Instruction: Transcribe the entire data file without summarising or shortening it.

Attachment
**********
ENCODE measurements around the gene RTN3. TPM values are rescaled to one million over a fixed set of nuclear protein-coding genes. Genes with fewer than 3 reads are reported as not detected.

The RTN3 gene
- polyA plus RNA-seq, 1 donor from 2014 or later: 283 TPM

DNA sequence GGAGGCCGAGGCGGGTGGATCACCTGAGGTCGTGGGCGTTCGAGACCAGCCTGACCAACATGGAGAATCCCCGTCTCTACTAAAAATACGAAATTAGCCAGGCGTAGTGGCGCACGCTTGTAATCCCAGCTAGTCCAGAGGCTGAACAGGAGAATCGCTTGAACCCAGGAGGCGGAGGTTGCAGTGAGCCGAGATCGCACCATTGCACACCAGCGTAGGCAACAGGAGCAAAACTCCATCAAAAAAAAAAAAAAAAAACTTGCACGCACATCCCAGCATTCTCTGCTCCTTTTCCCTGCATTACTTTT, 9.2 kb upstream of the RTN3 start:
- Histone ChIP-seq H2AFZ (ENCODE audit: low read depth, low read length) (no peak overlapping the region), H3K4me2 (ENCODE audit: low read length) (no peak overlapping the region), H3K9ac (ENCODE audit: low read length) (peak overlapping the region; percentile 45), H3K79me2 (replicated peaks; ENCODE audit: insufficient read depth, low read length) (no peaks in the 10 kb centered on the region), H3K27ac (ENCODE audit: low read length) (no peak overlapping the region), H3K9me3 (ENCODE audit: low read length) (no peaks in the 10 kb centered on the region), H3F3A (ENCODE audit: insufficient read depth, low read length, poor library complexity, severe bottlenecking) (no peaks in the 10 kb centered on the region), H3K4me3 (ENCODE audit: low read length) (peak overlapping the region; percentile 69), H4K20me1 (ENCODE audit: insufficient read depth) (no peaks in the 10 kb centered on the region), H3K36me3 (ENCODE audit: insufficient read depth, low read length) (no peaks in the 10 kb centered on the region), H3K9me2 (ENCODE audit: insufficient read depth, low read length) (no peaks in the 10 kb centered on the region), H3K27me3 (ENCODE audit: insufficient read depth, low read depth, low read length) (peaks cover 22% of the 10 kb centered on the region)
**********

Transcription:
ENCODE measurements around the gene RTN3. TPM values are rescaled to one million over a fixed set of nuclear protein-coding genes. Genes with fewer than 3 reads are reported as not detected.

The RTN3 gene
- polyA plus RNA-seq, 1 donor from 2014 or later: 283 TPM

DNA sequence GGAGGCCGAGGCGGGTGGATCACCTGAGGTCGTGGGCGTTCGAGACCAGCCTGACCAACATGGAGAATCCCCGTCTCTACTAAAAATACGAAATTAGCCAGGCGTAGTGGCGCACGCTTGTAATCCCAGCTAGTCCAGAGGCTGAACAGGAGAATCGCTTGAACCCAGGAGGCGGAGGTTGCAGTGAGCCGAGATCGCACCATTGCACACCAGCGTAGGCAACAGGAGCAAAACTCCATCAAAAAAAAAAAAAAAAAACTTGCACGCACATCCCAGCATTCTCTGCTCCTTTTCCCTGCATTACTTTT, 9.2 kb upstream of the RTN3 start:
- Histone ChIP-seq H2AFZ (ENCODE audit: low read depth, low read length) (no peak overlapping the region), H3K4me2 (ENCODE audit: low read length) (no peak overlapping the region), H3K9ac (ENCODE audit: low read length) (peak overlapping the region; percentile 45), H3K79me2 (replicated peaks; ENCODE audit: insufficient read depth, low read length) (no peaks in the 10 kb centered on the region), H3K27ac (ENCODE audit: low read length) (no peak overlapping the region), H3K9me3 (ENCODE audit: low read length) (no peaks in the 10 kb centered on the region), H3F3A (ENCODE audit: insufficient read depth, low read length, poor library complexity, severe bottlenecking) (no peaks in the 10 kb centered on the region), H3K4me3 (ENCODE audit: low read length) (peak overlapping the region; percentile 69), H4K20me1 (ENCODE audit: insufficient read depth) (no peaks in the 10 kb centered on the region), H3K36me3 (ENCODE audit: insufficient read depth, low read length) (no peaks in the 10 kb centered on the region), H3K9me2 (ENCODE audit: insufficient read depth, low read length) (no peaks in the 10 kb centered on the region), H3K27me3 (ENCODE audit: insufficient read depth, low read depth, low read length) (peaks cover 22% of the 10 kb centered on the region)